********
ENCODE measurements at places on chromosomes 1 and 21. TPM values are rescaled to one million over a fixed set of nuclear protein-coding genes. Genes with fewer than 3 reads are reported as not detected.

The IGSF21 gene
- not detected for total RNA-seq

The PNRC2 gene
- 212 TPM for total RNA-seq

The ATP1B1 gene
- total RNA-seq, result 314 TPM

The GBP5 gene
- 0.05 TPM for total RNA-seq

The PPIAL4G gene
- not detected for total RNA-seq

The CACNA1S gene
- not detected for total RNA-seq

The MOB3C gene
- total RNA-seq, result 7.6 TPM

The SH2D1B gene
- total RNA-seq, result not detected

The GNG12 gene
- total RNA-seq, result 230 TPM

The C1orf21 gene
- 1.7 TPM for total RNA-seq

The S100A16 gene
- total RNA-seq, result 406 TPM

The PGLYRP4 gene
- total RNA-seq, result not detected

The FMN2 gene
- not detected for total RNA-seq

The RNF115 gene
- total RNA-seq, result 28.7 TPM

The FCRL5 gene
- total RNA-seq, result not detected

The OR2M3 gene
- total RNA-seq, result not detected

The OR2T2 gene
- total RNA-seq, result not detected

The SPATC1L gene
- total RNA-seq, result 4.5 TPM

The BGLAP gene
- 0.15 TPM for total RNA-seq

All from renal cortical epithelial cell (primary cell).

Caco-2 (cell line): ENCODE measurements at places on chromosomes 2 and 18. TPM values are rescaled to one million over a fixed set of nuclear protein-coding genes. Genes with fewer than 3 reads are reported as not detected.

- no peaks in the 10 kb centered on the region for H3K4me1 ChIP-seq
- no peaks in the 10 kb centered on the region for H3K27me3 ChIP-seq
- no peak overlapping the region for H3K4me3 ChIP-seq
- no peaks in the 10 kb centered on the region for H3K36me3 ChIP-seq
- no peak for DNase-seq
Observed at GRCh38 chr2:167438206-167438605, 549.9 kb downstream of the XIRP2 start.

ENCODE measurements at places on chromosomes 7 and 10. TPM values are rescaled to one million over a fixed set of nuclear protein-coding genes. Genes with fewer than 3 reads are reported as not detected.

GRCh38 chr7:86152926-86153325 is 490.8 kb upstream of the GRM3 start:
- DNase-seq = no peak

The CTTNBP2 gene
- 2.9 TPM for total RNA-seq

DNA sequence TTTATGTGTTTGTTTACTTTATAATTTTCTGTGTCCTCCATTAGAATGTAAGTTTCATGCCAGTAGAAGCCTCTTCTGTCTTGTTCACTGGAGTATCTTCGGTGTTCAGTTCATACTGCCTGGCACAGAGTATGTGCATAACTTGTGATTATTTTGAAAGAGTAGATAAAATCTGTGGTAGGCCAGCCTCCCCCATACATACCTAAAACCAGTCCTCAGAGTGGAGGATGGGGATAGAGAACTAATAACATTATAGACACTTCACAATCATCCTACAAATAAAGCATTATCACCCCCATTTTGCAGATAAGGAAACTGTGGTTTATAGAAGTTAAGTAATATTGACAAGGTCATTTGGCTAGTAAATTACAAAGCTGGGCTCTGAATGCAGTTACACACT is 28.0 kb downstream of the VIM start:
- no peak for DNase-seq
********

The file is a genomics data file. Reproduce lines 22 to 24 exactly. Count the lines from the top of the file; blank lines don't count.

The S100A16 gene
- total RNA-seq, result 406 TPM

The PGLYRP4 gene